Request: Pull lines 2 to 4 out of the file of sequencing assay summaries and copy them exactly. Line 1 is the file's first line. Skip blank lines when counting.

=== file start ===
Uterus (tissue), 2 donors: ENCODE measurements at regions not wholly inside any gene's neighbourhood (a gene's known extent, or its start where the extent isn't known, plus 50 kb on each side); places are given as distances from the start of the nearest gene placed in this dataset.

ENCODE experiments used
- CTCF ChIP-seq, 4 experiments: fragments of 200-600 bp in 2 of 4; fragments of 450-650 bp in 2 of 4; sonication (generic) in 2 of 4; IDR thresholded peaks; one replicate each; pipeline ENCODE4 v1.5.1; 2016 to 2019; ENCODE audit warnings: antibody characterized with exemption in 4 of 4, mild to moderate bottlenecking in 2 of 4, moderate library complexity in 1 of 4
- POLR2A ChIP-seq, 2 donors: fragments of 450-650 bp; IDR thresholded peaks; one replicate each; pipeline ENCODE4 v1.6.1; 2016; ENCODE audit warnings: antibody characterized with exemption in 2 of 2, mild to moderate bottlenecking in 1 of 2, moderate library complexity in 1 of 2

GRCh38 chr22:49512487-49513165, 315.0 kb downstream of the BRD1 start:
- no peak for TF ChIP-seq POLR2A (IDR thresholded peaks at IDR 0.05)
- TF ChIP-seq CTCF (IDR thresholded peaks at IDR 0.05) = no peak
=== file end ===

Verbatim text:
ENCODE experiments used
- CTCF ChIP-seq, 4 experiments: fragments of 200-600 bp in 2 of 4; fragments of 450-650 bp in 2 of 4; sonication (generic) in 2 of 4; IDR thresholded peaks; one replicate each; pipeline ENCODE4 v1.5.1; 2016 to 2019; ENCODE audit warnings: antibody characterized with exemption in 4 of 4, mild to moderate bottlenecking in 2 of 4, moderate library complexity in 1 of 4
- POLR2A ChIP-seq, 2 donors: fragments of 450-650 bp; IDR thresholded peaks; one replicate each; pipeline ENCODE4 v1.6.1; 2016; ENCODE audit warnings: antibody characterized with exemption in 2 of 2, mild to moderate bottlenecking in 1 of 2, moderate library complexity in 1 of 2